Employees who are members of larger group schemes may also be able to benefit from medical history disregarded underwriting, where pre-existing conditions and waiting periods do not apply.

For this reason, it is important for you to consider the area of cover required when buying an international plan. The cost of medical treatment varies widely around the world, with the cost of treatment in the USA for example being particularly high. 

This cover is clearly unnecessary for most Africans and expatriates who will never travel to North America. Here a regional IPMI plan providing protection for the countries you will actually visit will cost much less.

Most insurers will provide plans that exclude North America, so by making sure your plan covers the right geographic area you can make considerable savings. 

Some insurers provide specialist African plans, which offer even lower premiums and are ideal if your work will only be based in the African continent. To provide additional protection, most plans also offer some emergency protection when you are travelling temporarily outside your geographic area of cover.

Choosing the right geographic area of cover is not the only way you can save money on your IPMI plan. In fact, changing the level of benefits or accepting a higher level of excess can offer significant savings on your insurance premiums.

Here are some money-saving tips:

Increase your policy excess

Most IPMI plans have a standard level of excess, with the member paying the first part of each claim. Some plans have the option to increase this excess and reduce the premium in return. Premium savings of up to 40% are available from some insurers for increasing the excess to a high level.

Pay annual premiums upfront

Many plans are priced on the assumption that you will pay your premiums annually, yet many people will choose to pay monthly to spread the cost. Monthly payments can attract premium surcharges of up to 12%, so paying for cover upfront with a single annual payment can offer a considerable saving.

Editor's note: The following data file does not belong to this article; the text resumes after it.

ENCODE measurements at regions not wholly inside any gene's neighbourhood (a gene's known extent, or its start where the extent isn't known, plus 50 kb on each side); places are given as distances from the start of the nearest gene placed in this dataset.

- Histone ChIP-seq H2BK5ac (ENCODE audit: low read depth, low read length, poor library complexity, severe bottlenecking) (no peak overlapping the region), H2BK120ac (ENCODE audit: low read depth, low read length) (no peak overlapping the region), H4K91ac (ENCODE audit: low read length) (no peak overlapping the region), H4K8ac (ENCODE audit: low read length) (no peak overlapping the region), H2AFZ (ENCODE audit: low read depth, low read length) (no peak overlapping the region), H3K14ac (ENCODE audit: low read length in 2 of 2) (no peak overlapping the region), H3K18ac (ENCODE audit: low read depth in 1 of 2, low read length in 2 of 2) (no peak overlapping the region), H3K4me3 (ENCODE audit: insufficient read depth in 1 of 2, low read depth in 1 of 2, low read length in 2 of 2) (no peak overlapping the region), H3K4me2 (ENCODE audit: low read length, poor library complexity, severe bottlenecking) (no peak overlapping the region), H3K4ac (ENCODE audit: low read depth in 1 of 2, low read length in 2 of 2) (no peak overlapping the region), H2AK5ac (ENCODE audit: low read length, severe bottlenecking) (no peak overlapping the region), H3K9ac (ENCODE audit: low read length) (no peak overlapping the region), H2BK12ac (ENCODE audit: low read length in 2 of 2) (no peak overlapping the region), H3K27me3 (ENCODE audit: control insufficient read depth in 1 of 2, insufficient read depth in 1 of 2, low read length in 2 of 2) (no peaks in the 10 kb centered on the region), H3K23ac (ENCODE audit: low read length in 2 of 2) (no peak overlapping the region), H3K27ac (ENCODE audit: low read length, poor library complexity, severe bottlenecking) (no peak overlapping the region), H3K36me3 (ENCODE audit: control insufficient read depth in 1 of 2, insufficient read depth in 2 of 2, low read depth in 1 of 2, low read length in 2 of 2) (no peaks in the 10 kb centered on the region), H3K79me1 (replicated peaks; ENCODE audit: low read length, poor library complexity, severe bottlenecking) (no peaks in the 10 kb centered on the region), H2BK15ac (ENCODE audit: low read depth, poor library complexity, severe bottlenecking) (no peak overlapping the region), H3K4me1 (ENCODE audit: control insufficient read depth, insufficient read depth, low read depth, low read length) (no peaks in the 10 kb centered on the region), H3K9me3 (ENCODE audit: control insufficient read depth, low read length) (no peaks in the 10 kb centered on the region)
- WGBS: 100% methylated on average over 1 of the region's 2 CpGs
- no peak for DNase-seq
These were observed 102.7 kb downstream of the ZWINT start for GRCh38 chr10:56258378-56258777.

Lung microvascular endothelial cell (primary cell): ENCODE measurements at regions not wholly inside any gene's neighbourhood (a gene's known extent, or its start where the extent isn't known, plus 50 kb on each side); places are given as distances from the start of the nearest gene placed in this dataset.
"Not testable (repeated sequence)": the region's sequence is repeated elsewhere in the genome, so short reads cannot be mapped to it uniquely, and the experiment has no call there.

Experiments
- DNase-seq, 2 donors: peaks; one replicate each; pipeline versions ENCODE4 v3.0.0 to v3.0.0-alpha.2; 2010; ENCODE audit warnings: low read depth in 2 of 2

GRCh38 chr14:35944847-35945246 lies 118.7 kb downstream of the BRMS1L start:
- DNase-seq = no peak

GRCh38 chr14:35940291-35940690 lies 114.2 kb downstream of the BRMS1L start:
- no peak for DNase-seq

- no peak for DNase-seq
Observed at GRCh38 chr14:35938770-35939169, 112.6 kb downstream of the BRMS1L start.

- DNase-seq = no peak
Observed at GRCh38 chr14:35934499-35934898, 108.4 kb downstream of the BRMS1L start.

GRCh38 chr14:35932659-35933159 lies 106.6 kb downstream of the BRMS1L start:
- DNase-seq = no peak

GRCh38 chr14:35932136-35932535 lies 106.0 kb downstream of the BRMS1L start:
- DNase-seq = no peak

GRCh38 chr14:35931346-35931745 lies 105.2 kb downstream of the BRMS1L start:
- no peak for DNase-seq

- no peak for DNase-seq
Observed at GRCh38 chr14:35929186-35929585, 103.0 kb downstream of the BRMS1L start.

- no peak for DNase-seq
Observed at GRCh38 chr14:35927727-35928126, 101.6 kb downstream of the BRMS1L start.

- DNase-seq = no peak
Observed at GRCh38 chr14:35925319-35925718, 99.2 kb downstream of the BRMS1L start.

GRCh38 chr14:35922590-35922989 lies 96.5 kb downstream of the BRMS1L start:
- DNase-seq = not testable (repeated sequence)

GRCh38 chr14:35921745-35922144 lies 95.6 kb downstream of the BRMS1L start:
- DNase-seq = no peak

Benefit from no claims discounts

No claims discounts (NCD) on IPMI plans have been controversial in the past, with some arguing that this may discourage people from claiming when it is medically necessary.

In reality, experience shows that members will always claim when they face a medical emergency. As a result, NCDs are becoming increasingly common, frequently offering savings of up to 20% on annual premium.

Check the level of benefits you require

The range of plans on the market are wide, with higher-priced plans offering high levels of cover,including wellness benefits and protection for dental, maternity and optical treatment. Many plans also duplicate cover.

While these additional benefits are valued, they do add considerably to cost. You may simply require a plan which offers access to high quality in-patient treatment, together with access to medical evacuation and repatriation if adequate healthcare cannot be provided locally. 

Plans offering this lower level of essential cover are generally priced at a far lower cost than the premium plans.

Create a bespoke plan

Some medical insurance providers will allow you to tailor your plan by removing some benefits you do not require, such as maternity cover if you are a man.

This can reduce your premium, in some cases significantly. For employers with group schemes, some medical insurance providers allow the group scheme to be completely bespoke, removing all unnecessary costs.

For business people, individuals and families, regular travellers and international expatriates it makes sense to have access to top quality healthcare on our continent.

By making sure you buy a plan with the right geographic area of cover and carefully managing your benefits and level of insurance excess, you can secure high quality international health insurance at a cost that will not break the bank.

 - Fin24